Uri Avneri, often called the “Father of Israel’s Left,” died overnight Sunday after being hospitalized in Tel Aviv for treatment of a stroke. Avneri, 94, was a former Knesset member, and was for 40 years the editor of a then-influential but now-defunct newspaper, known for its combination of lurid social gossip and leftist politics.
In 1938 Avenri joined the Irgun, the same movement that Menachem Begin fought with. During the War of Independence he served as a regular soldier in the IDF, and was badly injured in a battle. He was one of Israel’s most controversial figures during the state’s early years, with then-Prime Minister David Ben-Gurion often criticizing his editorials, but refusing to name the publication.
Immediately after the Six Day War, Avenri called for the establishment of a Palestinian state in liberated Yehudah and Shomron. During the first Lebanon War in 1982, he raised a public furor when he went to Beirut to meet with Yasser Arafat, as Israeli forces surrounded the city.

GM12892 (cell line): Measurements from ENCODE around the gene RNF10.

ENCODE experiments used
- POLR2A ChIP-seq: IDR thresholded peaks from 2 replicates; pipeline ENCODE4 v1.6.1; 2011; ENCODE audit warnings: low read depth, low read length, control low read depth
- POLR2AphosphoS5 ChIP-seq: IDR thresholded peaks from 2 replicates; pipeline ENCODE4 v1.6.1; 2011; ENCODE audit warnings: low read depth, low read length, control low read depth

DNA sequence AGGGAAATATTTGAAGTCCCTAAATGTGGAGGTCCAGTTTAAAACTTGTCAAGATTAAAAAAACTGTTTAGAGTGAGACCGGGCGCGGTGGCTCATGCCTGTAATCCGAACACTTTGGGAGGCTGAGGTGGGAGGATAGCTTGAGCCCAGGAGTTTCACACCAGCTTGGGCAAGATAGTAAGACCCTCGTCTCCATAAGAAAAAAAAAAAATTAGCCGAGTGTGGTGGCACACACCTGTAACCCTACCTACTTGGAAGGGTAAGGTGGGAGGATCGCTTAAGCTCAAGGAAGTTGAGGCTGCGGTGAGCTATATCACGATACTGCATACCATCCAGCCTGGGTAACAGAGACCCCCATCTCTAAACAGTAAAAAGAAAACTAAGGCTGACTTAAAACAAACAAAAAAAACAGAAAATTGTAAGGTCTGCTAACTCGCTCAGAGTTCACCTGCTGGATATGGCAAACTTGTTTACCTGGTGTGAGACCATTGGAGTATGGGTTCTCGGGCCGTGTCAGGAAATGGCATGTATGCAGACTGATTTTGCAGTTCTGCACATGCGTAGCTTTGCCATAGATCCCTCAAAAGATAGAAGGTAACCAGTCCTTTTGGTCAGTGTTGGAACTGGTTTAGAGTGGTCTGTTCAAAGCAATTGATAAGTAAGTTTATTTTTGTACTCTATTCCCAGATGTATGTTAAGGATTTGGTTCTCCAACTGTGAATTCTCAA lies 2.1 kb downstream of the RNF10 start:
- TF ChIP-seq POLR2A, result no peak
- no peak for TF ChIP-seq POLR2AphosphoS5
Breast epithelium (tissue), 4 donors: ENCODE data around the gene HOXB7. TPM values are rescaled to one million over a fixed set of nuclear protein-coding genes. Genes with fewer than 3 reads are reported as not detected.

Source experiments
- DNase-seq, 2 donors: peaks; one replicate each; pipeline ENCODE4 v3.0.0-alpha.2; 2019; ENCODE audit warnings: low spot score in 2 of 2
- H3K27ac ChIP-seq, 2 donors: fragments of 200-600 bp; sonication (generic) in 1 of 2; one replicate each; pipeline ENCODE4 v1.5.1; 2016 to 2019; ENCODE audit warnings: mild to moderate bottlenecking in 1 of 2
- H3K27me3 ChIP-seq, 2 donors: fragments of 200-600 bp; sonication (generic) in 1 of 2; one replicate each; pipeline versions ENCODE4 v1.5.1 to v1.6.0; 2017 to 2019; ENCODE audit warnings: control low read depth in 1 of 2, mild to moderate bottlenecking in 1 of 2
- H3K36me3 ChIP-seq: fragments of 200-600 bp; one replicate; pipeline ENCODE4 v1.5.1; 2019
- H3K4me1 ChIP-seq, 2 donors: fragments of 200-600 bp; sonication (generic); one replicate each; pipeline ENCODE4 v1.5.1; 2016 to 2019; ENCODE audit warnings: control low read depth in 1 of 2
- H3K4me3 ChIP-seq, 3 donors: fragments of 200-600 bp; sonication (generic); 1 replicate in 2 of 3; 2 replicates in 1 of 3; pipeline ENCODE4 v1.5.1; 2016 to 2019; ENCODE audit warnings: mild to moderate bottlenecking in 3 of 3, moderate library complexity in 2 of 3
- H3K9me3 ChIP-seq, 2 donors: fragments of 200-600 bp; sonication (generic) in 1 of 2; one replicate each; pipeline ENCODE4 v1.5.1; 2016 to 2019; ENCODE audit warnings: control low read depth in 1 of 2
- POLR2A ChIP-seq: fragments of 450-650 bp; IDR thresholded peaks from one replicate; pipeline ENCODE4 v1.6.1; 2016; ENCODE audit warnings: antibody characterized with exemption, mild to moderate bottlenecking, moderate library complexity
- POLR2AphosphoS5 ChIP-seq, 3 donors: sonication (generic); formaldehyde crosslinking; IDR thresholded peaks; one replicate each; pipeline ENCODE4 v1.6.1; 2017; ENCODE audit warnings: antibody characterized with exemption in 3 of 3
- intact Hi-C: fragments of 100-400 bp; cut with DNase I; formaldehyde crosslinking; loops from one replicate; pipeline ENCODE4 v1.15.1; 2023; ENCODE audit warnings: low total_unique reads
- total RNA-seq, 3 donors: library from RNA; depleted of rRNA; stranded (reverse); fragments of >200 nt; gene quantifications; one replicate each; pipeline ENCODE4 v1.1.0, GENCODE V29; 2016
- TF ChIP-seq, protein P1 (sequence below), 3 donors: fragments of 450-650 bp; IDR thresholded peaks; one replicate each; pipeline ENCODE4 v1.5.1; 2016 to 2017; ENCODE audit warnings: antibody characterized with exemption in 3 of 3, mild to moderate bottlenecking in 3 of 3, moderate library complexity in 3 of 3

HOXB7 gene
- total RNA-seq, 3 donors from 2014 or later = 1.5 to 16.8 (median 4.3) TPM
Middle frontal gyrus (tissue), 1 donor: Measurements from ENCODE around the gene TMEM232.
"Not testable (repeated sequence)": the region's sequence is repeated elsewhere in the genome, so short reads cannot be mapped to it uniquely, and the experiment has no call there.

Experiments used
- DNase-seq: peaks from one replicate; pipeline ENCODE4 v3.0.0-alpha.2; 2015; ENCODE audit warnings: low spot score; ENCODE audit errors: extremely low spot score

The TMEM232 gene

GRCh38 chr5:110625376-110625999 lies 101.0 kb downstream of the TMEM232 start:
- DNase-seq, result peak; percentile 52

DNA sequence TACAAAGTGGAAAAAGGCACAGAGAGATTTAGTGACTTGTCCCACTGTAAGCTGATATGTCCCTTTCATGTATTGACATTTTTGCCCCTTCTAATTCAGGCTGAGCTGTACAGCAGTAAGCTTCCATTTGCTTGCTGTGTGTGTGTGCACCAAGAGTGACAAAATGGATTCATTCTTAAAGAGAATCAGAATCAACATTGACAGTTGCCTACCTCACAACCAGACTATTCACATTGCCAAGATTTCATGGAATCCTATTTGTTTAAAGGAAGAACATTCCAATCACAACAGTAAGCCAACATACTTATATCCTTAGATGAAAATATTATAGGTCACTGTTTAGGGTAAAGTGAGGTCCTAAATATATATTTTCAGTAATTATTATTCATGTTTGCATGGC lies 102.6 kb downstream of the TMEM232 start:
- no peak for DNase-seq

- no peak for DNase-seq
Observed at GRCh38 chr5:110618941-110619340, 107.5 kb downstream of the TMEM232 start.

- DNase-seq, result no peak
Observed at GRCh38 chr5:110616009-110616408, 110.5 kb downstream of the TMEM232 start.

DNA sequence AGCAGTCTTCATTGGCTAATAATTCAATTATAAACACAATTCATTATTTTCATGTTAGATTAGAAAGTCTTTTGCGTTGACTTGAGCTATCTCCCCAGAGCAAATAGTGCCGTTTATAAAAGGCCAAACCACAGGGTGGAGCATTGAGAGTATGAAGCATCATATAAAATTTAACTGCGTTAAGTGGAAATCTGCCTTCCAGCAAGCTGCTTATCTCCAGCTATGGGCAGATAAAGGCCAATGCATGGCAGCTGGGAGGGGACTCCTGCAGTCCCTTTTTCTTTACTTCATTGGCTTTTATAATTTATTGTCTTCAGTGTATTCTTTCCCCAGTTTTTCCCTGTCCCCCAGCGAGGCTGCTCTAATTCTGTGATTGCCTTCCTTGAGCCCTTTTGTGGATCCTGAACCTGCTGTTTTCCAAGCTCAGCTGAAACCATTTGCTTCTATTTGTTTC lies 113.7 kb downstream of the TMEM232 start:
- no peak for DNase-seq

Avneri was eulogized by political leaders, mostly on the left. President Reuven Rivlin said that “during the days of the struggle for the establishment of Israel Uri Avneri fought with the Irgun, and gained a reputation as the ‘eternal opposition force.’ He struggled to get the Labor government to recognize the contributions of the Irgun, and as a fighter for freedom of speech he paved an important path for the young state. We had serious disagreements with him, but they were minor compared to the desire of all of us to build a free and stable society.”